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The penalties for a OUI offense in Texas are serious

| Jan 27, 2017 | Dui/dwi |

In Texas, just like every other state in the nation, if a person gets behind the wheel of a car with a blood alcohol content level of 0.08 or above, that person may be charged with drunk driving. Operating under the influenceis a serious offense in the state, so it is important to understand what penalties are associated with such charges.

If it is a person’s first OUI offense, he or she could face $2,000 in fines, anywhere from three to 180 days in jail and he or she could have his or her driver’s license revoked for as many as 12 months. Moreover, he or she may have to pay an annual $1,000 to $2,000 fee for three years in order to keep his or her license to drive.

If it is a person’s second OUI offense, he or she could face $4,000 in fines, anywhere from one to 12 months in jail and he or she could have his or her driver’s license revoked for up to two years. In addition, he or she may have to pay an annual $1,000, $1,500 or $2,000 fee for three years in order to keep his or her license to drive. Moreover, if it is a person’s second OUI conviction within the past five years, a person may also have to install an ignition interlock device on his or her vehicle.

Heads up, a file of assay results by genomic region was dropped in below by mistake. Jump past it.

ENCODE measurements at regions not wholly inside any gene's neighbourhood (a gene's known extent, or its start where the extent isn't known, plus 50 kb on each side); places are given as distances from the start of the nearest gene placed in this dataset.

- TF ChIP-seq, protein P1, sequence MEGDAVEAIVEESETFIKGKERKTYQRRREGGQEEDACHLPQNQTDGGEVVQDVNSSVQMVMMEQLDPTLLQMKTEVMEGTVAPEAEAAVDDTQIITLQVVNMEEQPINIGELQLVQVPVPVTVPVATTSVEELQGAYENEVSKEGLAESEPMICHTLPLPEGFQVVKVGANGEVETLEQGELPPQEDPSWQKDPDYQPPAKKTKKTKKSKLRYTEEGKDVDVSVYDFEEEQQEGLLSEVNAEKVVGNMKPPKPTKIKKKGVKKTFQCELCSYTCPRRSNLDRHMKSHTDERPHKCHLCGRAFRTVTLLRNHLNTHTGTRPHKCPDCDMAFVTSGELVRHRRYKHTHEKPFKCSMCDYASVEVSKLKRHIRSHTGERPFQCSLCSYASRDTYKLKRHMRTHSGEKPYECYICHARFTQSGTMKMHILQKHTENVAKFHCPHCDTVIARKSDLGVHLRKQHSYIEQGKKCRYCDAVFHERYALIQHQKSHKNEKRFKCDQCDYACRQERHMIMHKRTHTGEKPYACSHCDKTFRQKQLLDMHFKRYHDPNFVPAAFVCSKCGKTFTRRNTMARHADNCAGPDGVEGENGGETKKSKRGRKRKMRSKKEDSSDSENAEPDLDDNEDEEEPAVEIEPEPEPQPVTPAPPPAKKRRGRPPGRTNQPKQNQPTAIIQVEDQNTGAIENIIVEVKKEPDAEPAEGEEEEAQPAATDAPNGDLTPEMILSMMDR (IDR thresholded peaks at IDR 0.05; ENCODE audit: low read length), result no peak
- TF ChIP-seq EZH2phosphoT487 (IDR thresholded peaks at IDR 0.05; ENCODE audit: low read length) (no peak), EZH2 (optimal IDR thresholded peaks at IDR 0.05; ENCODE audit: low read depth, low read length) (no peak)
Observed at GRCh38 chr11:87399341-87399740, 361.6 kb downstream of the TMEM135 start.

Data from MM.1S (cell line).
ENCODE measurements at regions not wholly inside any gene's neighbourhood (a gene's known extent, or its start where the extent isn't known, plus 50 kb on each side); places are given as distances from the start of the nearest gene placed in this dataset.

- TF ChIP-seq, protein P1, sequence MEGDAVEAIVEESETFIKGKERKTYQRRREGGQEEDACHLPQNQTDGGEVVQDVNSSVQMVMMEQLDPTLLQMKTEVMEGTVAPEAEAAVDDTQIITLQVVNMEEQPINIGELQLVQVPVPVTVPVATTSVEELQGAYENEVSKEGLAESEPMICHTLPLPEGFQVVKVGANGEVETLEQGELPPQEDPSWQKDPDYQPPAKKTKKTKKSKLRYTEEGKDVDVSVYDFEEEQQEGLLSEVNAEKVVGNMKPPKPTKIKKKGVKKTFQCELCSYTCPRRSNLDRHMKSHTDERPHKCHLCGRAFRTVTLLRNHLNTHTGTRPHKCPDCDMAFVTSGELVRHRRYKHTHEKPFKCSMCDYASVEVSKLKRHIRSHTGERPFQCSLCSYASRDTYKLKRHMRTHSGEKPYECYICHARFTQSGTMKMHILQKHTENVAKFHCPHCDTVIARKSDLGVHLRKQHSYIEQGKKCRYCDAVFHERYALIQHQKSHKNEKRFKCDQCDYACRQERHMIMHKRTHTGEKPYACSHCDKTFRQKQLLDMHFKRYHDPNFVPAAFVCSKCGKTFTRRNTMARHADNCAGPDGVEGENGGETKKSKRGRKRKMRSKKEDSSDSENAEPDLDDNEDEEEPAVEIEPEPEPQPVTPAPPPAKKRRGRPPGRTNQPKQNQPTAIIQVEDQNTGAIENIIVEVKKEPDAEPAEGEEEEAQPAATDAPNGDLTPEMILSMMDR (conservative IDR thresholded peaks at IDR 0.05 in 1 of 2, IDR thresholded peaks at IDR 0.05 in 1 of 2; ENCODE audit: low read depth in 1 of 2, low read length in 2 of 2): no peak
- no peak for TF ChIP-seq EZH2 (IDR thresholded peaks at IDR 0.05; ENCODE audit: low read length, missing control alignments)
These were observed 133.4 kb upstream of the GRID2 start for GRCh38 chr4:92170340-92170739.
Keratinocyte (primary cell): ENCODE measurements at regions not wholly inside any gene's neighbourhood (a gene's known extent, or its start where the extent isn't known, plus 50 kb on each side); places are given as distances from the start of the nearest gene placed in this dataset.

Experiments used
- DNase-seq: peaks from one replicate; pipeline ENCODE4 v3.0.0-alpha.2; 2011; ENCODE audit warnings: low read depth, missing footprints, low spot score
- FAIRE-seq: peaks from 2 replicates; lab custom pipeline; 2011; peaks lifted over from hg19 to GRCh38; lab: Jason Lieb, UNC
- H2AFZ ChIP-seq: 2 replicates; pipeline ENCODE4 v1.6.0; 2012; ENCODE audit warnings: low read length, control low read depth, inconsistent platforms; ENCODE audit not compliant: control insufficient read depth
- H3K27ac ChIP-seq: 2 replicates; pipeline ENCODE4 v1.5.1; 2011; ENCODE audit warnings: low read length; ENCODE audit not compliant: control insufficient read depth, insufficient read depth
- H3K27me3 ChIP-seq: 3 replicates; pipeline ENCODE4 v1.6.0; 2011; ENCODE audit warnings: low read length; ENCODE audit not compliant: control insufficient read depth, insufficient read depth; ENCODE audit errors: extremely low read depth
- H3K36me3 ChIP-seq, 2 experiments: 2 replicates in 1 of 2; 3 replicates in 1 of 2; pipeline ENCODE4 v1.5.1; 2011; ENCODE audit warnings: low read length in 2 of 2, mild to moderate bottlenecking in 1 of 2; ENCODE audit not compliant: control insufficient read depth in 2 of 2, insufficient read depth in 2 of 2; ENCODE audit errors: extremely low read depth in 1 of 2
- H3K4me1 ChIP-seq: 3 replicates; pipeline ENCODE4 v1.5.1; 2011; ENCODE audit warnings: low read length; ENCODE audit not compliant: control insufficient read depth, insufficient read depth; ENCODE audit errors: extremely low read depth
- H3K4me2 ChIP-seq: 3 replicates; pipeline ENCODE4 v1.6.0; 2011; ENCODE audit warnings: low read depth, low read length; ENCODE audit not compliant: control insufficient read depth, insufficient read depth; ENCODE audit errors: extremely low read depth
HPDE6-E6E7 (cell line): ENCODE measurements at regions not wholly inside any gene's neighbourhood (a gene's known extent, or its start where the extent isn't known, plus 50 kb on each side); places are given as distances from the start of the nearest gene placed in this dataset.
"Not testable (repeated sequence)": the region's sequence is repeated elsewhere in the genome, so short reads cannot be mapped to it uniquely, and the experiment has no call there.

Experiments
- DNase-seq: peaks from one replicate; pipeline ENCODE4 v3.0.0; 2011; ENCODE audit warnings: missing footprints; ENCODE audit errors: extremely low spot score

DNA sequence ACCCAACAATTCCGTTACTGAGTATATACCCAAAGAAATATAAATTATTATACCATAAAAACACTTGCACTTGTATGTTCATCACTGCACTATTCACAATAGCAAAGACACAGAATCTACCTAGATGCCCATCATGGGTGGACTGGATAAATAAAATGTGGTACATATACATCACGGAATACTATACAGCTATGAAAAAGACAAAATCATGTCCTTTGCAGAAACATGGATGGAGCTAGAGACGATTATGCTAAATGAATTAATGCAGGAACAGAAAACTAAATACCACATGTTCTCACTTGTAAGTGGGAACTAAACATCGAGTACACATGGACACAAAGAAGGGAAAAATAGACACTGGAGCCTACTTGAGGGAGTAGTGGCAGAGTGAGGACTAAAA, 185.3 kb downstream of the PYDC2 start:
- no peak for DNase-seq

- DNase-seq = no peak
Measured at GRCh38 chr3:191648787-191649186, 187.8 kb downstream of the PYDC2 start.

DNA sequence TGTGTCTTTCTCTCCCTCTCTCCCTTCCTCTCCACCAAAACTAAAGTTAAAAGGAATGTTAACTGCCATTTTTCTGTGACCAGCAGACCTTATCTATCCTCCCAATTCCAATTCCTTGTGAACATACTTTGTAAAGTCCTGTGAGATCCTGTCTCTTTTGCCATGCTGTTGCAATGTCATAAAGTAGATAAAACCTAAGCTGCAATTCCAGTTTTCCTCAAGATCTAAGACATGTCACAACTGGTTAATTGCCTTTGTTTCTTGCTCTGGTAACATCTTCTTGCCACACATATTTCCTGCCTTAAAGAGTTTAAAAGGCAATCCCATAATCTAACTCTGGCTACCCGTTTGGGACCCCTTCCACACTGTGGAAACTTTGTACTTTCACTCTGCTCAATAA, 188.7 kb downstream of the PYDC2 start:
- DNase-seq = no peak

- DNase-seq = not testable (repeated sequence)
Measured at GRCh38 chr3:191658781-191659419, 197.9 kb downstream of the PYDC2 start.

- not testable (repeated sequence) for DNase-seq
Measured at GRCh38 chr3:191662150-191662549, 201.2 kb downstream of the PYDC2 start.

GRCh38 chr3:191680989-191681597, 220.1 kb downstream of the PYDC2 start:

If it is a person’s third OUI offense, he or she could face $10,000 in fines, a two to 10 year prison sentence and he or she could have his or her driver’s license revoked for up to two years. As is the case with a second offense, if it is a person’s third OUI offense, he or she may have to pay an annual $1,000, $1,500 or $2,000 fee for three years in order to keep his or her license to drive. Moreover, if it is a person’s second OUI conviction within the past five years, a person may also have to install an ignition interlock device on his or her vehicle.

As you can see, the state of Texas takes drunk driving seriously, and there are stiff penalties for those convicted of OUI. Therefore, if a person is facing drunk driving charges, he or she should take every step necessary to defend against them, in order to avoid the harsh consequences that could come with a conviction.

Source: Texas Department of Transportation, “Driving While Intoxicated (DWI),” accessed Jan. 24, 2017